• Jo-Anne Blanco

Cats in Celtic and Arthurian Legend

How much do we adore our feline friends? I couldn’t be without our two beloved rescue cats who have been with us now for almost two and a half years. They both turn three this year and are the loveliest, sweetest-natured, most affectionate cats you could ever hope to know. Inspired by them, I’ve decided to take a look at cats in Celtic and Arthurian legend. As so much of my work deals with myths, it set me to wondering if cats fit into these stories in any way and whether they have any history or folklore of their own. We know cats were worshipped as gods and goddesses in ancient Egypt, but how did the Celts feel about them?




Cat Caves and Megaliths


The ancient Celtic lands of Ireland and Scotland were once roamed by wild cats as large as mountain lions or cougars. It was inevitable that these amazing creatures would be incorporated into Celtic folklore and myth, and it is possible that they were revered as much as they were feared. The remains of a cat found buried at the megalithic Four Knocks Passage tomb in Ireland suggests that the pre-Celtic people may have honoured them in death.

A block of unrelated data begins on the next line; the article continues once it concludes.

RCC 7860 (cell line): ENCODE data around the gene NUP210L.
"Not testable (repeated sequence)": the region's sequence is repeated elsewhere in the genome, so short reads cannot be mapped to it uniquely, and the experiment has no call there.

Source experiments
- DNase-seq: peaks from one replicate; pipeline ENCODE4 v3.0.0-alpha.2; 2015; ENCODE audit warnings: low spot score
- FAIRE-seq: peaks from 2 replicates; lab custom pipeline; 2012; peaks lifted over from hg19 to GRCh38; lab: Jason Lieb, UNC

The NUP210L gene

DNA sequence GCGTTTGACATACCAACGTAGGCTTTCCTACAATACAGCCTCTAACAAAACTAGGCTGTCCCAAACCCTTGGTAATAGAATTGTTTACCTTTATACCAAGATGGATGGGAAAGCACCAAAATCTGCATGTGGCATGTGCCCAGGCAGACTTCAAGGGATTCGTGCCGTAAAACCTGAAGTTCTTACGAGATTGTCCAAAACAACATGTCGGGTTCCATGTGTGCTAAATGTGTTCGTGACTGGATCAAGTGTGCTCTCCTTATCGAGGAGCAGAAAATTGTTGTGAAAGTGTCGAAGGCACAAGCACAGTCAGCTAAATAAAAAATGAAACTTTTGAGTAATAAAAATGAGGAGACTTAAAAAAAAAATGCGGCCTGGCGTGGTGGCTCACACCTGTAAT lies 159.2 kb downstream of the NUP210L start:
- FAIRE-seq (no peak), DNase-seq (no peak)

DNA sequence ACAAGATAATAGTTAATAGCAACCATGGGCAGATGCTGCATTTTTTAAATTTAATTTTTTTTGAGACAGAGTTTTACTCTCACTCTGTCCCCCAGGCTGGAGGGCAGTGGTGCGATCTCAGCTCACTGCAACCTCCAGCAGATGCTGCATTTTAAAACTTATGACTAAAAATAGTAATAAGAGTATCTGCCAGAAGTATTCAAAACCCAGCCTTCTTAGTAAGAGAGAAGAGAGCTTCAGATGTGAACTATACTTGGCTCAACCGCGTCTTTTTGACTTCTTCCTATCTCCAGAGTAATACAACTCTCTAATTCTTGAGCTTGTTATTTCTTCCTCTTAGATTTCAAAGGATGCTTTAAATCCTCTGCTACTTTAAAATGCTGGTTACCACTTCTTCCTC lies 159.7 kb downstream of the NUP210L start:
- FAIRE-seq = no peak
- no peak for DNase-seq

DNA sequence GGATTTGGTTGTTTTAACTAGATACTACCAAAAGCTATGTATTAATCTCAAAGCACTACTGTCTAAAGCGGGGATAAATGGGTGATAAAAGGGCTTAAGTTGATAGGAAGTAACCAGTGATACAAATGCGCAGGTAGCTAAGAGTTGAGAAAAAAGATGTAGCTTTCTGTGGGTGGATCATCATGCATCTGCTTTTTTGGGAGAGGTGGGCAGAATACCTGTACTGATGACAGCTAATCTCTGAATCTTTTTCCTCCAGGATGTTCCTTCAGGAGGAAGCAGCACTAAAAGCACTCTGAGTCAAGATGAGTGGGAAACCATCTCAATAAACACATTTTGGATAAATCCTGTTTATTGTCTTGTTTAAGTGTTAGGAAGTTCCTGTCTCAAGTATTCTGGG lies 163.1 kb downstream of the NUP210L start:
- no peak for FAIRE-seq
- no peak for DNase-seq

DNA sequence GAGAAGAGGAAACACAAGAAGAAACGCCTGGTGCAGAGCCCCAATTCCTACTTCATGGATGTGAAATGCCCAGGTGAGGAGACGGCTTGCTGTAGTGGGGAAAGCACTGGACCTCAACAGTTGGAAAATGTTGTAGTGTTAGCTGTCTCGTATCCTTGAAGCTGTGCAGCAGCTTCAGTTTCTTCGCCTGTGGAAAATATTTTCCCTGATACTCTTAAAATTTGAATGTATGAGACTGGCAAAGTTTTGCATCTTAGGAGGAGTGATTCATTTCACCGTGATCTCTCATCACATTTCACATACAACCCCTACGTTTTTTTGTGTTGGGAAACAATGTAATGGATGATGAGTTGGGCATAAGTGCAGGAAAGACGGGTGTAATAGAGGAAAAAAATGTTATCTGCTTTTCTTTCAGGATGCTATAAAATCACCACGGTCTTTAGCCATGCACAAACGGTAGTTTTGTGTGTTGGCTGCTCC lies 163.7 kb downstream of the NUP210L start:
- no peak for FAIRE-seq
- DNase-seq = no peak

Also in Ireland there is a cave featured prominently in Irish myth called Oweynagat (“the Cave of the Cats”), thought to have been named for the three magical wild cats which emerge from it to attack Ulster warriors in the 8th century story Briccriu’s Feast, before being tamed by the hero Cúchulainn. In the Black Woods of Glen Lyon in Scotland, where the shrine of the seasonal deity the Cailleach is found, stands a megalith named Clach Tairghairm nan Cat (“the stone of the devil cat”), which is where it was believed cats would gather to celebrate Samhain (Halloween). The smaller Scottish wild cat can still be found today in the forests and moors of the Highlands.

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